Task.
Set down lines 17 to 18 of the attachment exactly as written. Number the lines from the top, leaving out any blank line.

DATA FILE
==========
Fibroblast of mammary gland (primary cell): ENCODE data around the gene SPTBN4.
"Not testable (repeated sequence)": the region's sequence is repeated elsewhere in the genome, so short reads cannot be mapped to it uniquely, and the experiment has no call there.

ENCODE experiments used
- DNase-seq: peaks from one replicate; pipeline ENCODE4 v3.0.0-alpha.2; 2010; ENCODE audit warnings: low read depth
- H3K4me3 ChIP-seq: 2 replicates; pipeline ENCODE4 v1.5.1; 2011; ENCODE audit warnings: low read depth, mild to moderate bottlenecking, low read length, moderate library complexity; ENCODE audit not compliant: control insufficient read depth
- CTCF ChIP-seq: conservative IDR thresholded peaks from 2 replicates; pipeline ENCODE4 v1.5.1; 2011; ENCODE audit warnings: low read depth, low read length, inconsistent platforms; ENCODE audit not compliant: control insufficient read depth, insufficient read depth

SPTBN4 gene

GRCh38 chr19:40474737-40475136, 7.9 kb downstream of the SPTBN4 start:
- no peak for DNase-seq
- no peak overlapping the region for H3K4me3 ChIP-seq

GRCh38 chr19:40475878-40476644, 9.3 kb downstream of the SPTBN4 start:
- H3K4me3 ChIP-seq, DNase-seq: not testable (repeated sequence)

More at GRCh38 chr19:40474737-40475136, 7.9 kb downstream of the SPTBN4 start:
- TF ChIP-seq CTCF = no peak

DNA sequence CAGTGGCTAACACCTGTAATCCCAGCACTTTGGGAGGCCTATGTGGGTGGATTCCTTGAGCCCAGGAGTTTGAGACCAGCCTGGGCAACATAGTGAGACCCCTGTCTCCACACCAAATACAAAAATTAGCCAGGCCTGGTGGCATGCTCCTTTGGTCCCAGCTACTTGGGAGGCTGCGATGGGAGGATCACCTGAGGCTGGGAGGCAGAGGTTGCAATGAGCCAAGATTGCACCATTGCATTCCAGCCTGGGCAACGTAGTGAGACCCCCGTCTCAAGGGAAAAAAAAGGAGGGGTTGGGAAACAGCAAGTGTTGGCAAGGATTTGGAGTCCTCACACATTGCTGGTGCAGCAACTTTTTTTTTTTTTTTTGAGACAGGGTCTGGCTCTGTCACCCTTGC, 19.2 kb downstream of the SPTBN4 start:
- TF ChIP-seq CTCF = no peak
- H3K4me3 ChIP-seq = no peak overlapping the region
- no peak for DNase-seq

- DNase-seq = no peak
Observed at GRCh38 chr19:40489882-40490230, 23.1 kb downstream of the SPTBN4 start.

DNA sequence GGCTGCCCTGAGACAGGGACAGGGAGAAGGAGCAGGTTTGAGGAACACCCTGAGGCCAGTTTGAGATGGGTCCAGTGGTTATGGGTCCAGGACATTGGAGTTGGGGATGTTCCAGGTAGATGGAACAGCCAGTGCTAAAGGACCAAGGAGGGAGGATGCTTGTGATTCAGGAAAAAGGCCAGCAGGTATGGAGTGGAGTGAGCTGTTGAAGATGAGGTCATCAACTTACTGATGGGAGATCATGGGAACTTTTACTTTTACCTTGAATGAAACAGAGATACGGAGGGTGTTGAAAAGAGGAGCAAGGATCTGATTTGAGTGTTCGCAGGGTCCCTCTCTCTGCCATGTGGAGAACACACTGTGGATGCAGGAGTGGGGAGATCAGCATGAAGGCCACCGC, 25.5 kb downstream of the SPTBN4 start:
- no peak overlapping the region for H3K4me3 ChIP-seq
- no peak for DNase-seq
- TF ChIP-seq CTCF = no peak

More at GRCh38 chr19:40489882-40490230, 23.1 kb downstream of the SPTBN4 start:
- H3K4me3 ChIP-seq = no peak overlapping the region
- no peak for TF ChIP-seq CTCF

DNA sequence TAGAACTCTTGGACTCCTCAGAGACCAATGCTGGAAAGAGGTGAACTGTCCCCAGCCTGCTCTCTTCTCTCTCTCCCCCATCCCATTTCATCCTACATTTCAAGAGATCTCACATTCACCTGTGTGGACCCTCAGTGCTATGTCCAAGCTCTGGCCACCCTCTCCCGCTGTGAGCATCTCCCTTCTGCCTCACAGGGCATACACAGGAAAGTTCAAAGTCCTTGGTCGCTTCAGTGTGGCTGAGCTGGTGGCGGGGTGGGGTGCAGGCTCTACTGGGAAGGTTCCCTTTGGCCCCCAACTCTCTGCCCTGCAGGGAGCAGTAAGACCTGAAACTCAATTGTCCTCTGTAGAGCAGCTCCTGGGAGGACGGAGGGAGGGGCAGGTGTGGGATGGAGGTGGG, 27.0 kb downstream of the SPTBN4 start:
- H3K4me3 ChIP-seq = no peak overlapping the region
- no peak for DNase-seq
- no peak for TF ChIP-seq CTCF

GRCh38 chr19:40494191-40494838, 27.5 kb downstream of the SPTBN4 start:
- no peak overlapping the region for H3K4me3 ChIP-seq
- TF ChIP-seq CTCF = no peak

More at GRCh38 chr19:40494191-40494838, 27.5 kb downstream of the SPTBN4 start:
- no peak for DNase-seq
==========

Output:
- H3K4me3 ChIP-seq = no peak overlapping the region
- no peak for DNase-seq